Martin Scorsese’s Goodfellas (1990), showed the mafia in New York in an extremely realistic way. Based on the life of real mobster Henry Hill, it shows the process of going from a nonentity to a success in the mafia organization. The film depicts brutal murder scenes, vulgar language, and vile treatment of women. However, a particularly different element is that it also shows the consequences of being too wrapped up in the mafia life and what it is like to become “the rat.” This film showed a much less glorified portrayal of the mafia, and yet, it appealed greatly to society. The most recent of Hollywood’s award winning creation evoking the mafia is HBO’s hit series The Sopranos first airing in 1999. The show takes great inspiration from Scorsese’s work and Coppola’s masterpiece, characters in the show are often viewed idolizing Mafiosi from these directors respective films, reciting lines, copying stunts, and even comparing themselves. This idolization showed that Italian Americans not only identify themselves with these gangsters but also look up to them. Tony Soprano, the protagonist of the show, is of Italian American descent and part of the mafia. Besides his connection to the gangster life, he lives in a typical residential neighborhood for the average white American male, he is a family man just like everyone else. In the book Tony Soprano’s America, David Simon, states that “the viewer is always reminded that the one thing that stands Tony Soprano apart from the rest of society is that he is mobster. The [TV] series successfully brought the mafia to the 21st Century, renewed the use of “mafia” as a household word, and took one step further in fusing the image of Italians and Italian Americans.” The media has led to this stereotypical image of Italian immigrants as gangsters. This stereotype is still very much alive today. However, it is noticeable that there does not seem to be as much controversial propaganda to the use of this negative connotation against Italian Americans as stereotypical use against other ethnic groups.
Going back to the stereotype against Italian American women, these movies depicted the mafia wives as enabling and looking the other way in their husband’s business affair. The mother in The Godfather plays the role of the housewife. Carmela Corleone never reacts to the actions of her husband and sons, always turning a blind eye. She is shown caring for her grandchildren and providing the family with a traditional Italian meal. She is essentially the stereotypical enabling Italian mother and wife in the mafia family. On the contrary, the character Kay in The Godfather is a complete juxtaposition to the character of Carmela. For a while, she acts just like Carmela, enabling her husband activities, but eventually she can no longer accept her husband as a “cold blooded killer,” as Michael Corleone’s sister, Connie, calls him after he murders her own husband. Kay represents the American wife who marries into an Italian family not knowing what she is about to face. She is victimized. This way, the audience, feels bad for her, torn between her love for her husband and her morals that can no longer tolerate the criminal activities of the family. The third major feminine character, Connie Corleone, is a completely different character. She is the stereotypical Italian relative that cannot escape the horrors of her own family. She starts out as a princess to her father, the godfather himself. After her brother, Michael, kills her husband she goes through a brief grieving period distancing her family from her family only to realize that she cannot escape her destiny. She eventually becomes an enabler of the behavior of the rest of the family and takes on the role of the matriarch.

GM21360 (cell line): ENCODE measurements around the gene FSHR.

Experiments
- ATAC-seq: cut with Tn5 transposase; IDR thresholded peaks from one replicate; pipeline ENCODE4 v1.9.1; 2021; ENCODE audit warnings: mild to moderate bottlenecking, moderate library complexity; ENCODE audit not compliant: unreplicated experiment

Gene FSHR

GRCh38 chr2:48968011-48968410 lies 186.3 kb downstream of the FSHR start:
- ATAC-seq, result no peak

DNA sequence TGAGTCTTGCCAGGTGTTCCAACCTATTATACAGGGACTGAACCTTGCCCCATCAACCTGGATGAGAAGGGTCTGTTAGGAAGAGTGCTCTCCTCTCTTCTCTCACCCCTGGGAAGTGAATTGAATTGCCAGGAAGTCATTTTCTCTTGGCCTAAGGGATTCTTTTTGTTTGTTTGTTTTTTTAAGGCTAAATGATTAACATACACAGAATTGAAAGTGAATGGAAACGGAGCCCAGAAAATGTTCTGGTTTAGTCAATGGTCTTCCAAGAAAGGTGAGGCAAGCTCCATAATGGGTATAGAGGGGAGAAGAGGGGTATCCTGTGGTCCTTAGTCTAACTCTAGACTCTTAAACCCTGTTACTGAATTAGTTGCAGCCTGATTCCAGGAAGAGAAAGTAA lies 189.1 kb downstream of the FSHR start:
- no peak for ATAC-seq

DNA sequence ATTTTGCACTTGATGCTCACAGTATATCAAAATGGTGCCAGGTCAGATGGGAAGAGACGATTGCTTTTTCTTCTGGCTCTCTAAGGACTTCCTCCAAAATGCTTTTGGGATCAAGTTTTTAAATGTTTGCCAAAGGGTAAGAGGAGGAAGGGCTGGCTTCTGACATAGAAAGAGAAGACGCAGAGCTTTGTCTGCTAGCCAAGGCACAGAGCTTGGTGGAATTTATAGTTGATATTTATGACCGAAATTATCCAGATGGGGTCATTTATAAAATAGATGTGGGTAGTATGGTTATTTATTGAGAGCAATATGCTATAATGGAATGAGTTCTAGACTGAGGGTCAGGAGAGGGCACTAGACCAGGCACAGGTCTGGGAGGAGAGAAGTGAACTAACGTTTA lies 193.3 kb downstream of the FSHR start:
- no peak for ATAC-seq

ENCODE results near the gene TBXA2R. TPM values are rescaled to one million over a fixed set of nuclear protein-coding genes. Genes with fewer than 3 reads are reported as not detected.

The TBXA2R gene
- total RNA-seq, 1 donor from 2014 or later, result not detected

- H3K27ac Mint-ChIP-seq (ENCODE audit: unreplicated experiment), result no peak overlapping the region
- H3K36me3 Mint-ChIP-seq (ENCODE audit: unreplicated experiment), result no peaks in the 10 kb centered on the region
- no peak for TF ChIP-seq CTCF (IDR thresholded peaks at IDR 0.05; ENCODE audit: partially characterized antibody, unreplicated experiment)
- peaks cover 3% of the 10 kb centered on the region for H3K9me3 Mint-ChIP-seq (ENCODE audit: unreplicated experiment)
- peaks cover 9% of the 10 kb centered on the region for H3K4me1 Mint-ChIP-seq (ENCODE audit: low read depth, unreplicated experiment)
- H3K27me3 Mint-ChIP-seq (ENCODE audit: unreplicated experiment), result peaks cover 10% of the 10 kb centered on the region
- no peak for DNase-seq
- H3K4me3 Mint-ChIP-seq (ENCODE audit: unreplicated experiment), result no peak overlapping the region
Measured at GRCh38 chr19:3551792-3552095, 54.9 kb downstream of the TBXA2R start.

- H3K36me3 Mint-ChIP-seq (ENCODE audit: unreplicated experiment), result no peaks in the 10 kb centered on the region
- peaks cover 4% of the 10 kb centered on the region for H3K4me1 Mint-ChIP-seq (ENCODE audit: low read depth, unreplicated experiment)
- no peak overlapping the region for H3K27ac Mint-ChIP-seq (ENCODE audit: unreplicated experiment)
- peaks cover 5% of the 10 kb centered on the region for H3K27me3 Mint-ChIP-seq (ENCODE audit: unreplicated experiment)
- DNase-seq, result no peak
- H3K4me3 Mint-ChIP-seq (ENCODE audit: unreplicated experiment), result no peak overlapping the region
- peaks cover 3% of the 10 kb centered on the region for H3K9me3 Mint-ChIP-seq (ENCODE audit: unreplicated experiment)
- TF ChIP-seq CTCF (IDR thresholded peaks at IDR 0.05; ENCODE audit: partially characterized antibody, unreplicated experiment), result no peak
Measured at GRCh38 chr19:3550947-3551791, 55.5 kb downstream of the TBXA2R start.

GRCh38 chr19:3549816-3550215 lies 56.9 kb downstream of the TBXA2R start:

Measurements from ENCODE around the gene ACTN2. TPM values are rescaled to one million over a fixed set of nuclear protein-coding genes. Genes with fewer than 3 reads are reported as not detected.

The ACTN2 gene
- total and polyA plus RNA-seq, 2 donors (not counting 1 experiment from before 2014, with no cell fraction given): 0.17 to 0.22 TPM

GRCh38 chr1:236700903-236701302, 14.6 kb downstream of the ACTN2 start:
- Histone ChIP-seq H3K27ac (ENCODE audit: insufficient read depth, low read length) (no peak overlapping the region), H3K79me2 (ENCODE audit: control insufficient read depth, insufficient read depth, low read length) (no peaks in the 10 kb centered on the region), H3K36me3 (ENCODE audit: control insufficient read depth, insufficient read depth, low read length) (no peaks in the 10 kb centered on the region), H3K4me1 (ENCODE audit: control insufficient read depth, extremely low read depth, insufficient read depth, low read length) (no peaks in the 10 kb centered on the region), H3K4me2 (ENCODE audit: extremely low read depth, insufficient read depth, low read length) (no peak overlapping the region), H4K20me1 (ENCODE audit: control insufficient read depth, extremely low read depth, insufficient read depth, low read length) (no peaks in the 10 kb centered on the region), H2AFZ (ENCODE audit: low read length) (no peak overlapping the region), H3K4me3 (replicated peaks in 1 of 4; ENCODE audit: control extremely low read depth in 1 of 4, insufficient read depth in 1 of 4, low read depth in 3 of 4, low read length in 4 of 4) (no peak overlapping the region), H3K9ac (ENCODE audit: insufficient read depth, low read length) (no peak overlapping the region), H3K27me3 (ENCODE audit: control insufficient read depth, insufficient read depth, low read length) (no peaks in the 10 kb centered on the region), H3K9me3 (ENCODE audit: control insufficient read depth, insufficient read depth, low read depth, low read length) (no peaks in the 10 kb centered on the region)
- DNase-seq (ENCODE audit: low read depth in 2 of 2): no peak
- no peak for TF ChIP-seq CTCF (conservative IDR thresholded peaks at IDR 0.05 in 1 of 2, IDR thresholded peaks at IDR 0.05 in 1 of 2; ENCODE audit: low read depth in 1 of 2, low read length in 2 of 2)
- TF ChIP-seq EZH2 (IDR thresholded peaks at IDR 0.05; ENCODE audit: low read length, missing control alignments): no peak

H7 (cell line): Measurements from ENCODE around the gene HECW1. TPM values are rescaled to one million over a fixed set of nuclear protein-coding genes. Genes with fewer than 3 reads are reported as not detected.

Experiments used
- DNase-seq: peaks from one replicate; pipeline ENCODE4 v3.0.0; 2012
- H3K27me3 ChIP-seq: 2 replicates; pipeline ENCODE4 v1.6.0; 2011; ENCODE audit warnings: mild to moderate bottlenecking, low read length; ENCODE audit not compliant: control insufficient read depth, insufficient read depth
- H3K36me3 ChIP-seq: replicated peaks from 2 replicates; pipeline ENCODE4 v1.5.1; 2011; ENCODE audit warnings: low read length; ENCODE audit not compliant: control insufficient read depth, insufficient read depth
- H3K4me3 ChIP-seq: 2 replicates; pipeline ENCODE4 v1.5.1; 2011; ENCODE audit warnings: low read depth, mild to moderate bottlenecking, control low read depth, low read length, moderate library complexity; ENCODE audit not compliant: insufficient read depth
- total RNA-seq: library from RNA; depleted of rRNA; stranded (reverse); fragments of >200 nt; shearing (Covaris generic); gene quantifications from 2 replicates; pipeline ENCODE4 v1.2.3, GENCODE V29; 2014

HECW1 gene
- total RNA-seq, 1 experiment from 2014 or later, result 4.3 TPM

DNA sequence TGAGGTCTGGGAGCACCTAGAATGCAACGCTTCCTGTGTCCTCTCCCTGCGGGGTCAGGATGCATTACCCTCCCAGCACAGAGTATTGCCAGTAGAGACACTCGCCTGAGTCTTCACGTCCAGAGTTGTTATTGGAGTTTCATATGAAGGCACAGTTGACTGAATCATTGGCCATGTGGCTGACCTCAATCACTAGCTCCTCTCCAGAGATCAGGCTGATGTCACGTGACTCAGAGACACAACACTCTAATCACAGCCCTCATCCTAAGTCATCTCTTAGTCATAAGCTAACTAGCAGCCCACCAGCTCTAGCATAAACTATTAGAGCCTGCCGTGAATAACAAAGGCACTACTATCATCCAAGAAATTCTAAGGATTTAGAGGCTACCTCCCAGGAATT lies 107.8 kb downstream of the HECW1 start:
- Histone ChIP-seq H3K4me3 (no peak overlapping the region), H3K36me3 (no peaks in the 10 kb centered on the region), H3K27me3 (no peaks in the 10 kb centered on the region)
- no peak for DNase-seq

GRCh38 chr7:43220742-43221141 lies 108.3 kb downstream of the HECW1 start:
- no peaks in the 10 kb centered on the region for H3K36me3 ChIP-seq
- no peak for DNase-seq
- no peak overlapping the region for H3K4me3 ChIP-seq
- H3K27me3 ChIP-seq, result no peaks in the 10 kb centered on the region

Just like her, Karen Hill, also plays the enabler who puts up with her husband, Henry Hill’s pursuit as a Mafioso in Goodfellas. One scene in particular comes to mind that depicts her as the typical mob wife. In a scene she narrates herself, Karen attends a party with the other mob wives during a drug scene, she tells the audience that all the women look beat up; in fact, they do: all wear too much makeup and overdone hair. Throughout the party, these mistreated wives, discuss the horrible tribulations of being married to a mobster as if it were typical housewife gossip. Most of the women in these movies are unemployed house makers who take the events as part of the package of marrying a mob.The show The Sopranos isn’t the only example of the stereotype of Italian American being represented in more recent TV production. Characters like Arthur “the Fonz” Fonzarelli from Happy Days, Tony the taxi driver of Taxi, and Joey the all around dimwit of Friends all represent demeaning images of Italian Americans. All appear to be uneducated womanizers, and yet most may not even realize they are stereotypes of the Italian American male. These examples show that, sadly, our culture still finds humor in stereotyping ethnical groups.
In 2002, The Italic institute of America conducted a study to analyze the movie industry and its relation to Italian-American based movies and the post Godfather movie industry. Their studies showed that out of the 1233 movies made about Italian Americans, 69% of them present Italian-American characters under a negative light, against 31% that show Italian-Americans as good human beings. Moreover, out of the movies made since the sound era that deal with mob characters, 88% were revolved around fictional characters, 293 of which came out after the Godfather. The Godfather is and will always remain the most important tie between Hollywood and the Italian-American stereotype.There is much research out there that show that the Italian immigration to the US didn’t only bring so called “Mafiosi” but also great people who beneficially influenced the United States politically and economically. This research, however, does not eliminate the fact the entertainment industry will continue to pursue the stereotype. As for the mafia, this means that it will only continue to be a part of America’s favorite entertainment as long as the culture of violence persists